| grep dB \
| head -n 1 \
| cut -f 7 -d " " \
| sed -e's/\[//g' -e 's/\]//g'

# loop only runs when inotify didn't fail (not present on all systems)
# and when parent process is xmobar. this _should_ ensure script quits after xmonad resets
while [ $? -eq 0 ] && [[ $(ps p $PPID | grep xmobar) ]];
inotifywait $SOUND_DEV -e ACCESS -e CLOSE_WRITE > /dev/null 2>/dev/null

# also check PID of parent. if that's gone or not xmobar, bail.

[ $? -eq 0 ] – Okay, checking the exit status isn’t that new to me. But doing it as the condition in a loop is. Maybe I learned something from that perl book after all. Anyway, I was worried that inotify-tools was non standard and I didn’t want the script looping forever if the package was missing.

ps p $PPID | grep xmobar – This is the other condition of the loop. This demands more explanation. I’m calling this script from xmobar, which is a panel for displaying output from my window manager. It’s not interactive, but shows a ton of information. I find it a lot easier to get this to do my bidding than something like gnome-panel which depends on applets. Anyway, xmobar has a CommandReader module that runs a script or program and shows its stdout. The problem is that whenever xmobar gets restarted another instance of my script gets run. Realistically this isn’t a big problem, but I wanted to try to fix it the right way.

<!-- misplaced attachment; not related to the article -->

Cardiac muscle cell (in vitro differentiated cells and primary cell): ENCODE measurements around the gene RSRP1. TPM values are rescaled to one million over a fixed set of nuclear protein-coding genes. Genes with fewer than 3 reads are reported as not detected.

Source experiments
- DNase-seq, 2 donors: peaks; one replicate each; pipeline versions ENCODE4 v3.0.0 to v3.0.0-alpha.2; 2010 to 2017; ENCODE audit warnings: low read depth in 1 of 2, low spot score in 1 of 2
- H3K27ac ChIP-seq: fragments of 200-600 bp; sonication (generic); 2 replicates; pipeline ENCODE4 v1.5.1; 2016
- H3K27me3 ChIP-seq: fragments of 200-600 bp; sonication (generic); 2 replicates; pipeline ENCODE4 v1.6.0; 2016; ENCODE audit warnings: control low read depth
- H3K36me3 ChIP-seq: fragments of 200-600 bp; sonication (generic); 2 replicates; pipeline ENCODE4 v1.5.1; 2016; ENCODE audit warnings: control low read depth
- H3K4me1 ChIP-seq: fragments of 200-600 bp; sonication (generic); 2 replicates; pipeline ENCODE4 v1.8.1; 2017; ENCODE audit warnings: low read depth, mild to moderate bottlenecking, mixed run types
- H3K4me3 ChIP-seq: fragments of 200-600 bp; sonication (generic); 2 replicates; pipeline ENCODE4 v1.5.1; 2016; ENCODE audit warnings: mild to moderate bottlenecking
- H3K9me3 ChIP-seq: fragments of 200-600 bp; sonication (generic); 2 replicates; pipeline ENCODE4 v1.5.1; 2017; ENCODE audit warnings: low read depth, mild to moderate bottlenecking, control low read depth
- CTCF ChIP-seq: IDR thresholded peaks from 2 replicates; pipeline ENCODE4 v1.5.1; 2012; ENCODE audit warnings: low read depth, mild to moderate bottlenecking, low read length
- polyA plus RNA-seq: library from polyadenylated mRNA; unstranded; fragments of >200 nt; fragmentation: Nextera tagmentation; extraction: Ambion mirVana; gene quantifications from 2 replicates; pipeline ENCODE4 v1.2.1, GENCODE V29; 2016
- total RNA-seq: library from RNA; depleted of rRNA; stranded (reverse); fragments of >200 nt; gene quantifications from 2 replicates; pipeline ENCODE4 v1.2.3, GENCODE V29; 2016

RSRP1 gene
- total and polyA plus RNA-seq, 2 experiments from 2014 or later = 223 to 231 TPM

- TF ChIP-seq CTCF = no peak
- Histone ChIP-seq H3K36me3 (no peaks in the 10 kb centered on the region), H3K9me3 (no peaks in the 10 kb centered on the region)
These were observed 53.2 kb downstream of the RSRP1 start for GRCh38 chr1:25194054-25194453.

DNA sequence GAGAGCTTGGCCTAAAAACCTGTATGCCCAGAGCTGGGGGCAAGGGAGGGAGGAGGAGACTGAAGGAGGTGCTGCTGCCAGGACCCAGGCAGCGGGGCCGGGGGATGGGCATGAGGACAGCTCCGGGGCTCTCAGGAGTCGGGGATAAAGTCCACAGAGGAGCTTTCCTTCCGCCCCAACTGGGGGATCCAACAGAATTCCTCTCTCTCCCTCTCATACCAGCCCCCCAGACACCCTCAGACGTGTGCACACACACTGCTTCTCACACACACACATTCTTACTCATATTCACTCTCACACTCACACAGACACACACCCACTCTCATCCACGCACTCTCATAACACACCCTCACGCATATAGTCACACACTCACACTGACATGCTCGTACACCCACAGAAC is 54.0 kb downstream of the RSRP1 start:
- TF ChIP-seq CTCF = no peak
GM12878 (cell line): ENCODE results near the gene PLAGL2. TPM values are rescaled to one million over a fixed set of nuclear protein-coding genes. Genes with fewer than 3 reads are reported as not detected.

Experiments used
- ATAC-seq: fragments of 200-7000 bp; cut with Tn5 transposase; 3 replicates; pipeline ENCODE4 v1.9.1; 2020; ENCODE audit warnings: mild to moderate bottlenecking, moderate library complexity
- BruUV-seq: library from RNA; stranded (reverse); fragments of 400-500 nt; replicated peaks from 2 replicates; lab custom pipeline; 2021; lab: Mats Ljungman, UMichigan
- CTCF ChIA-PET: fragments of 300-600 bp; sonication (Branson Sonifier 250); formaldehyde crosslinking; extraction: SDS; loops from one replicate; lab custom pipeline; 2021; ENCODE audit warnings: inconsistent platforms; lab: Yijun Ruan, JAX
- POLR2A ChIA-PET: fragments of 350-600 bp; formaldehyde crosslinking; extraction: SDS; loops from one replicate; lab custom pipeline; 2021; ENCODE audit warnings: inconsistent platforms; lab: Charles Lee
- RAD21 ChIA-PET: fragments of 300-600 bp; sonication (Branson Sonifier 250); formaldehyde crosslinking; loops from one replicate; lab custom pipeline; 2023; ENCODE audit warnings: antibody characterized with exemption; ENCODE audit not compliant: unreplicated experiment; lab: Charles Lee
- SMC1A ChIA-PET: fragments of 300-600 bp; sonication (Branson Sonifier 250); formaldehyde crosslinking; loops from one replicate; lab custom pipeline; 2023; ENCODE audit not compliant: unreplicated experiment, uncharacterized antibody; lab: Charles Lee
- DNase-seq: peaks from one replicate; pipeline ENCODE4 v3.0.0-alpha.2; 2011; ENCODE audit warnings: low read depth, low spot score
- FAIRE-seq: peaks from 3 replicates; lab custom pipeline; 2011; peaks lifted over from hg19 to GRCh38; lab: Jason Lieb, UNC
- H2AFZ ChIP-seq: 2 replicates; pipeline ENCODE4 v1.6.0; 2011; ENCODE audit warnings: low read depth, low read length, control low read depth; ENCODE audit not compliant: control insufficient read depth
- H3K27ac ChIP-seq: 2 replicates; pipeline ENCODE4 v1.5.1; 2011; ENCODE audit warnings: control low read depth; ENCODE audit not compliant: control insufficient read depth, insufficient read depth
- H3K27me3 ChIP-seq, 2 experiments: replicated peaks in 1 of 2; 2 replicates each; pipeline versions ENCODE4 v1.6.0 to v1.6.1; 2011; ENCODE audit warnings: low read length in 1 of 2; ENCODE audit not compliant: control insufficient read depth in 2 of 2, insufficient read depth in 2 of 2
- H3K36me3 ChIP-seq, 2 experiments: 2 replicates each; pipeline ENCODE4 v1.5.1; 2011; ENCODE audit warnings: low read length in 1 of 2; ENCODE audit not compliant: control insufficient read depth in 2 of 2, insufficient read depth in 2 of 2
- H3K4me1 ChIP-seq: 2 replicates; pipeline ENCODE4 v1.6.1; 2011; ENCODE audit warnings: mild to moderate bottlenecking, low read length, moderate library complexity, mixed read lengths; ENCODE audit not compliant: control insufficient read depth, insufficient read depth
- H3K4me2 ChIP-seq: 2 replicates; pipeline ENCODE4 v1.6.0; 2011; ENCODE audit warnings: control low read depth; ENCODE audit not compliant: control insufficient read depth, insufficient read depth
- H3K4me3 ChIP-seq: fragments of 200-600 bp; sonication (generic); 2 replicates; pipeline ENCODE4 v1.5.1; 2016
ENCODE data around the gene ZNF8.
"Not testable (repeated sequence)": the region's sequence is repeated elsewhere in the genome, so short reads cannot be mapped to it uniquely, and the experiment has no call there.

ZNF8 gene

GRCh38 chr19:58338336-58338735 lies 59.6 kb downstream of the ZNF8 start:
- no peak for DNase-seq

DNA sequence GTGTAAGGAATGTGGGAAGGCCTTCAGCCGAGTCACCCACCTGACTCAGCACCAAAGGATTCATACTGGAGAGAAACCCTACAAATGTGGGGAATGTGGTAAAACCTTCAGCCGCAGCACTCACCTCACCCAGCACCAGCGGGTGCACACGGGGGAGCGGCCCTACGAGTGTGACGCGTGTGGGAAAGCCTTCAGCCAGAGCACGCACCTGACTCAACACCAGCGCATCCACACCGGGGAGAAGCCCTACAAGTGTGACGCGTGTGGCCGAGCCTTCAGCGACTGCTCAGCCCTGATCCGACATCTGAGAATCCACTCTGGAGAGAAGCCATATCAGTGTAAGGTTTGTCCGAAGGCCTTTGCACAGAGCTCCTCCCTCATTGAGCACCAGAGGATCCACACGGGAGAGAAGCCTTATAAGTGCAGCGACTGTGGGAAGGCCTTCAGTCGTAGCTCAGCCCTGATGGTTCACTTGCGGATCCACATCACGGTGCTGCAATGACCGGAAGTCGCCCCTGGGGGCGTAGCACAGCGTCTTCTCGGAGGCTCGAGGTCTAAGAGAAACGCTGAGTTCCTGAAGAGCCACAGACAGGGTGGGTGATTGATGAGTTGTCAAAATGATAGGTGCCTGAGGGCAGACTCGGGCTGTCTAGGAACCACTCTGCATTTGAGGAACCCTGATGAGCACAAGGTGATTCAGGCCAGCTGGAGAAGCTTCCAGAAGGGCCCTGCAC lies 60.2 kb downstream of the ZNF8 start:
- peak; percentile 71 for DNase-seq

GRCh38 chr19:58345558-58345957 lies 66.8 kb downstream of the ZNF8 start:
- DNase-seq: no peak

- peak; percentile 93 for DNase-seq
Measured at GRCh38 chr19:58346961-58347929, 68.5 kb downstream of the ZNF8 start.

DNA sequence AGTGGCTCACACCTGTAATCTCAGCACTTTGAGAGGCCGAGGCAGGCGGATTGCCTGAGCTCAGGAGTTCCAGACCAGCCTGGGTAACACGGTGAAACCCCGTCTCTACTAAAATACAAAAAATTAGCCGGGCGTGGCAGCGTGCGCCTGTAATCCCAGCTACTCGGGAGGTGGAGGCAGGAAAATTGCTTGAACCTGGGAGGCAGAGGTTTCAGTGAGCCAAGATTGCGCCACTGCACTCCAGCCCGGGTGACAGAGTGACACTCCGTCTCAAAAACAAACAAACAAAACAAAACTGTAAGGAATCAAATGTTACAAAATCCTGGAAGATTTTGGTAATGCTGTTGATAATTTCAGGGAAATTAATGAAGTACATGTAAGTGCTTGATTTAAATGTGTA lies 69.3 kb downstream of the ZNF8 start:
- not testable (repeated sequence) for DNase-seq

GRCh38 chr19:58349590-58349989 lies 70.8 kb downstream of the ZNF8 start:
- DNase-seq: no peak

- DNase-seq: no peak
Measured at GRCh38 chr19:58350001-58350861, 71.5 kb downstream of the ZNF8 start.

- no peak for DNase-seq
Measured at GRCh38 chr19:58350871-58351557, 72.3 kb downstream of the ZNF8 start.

My first idea was to store my script’s pid and kill any other instances of the script. But I’ve done that before and wanted to try something new. Instead, we use ps to check for $PPID. What is $PPID? It’s the pid of the parent of this process. In this case it’s the xmobar that spawned my script. We use grep to check that the process is still xmobar. If the original xmobar is killed, grep finds nothing and the loop ends. There is a chance that a second xmobar will spawn with the original pid, but that’s a low enough chance that I can’t be bothered to care.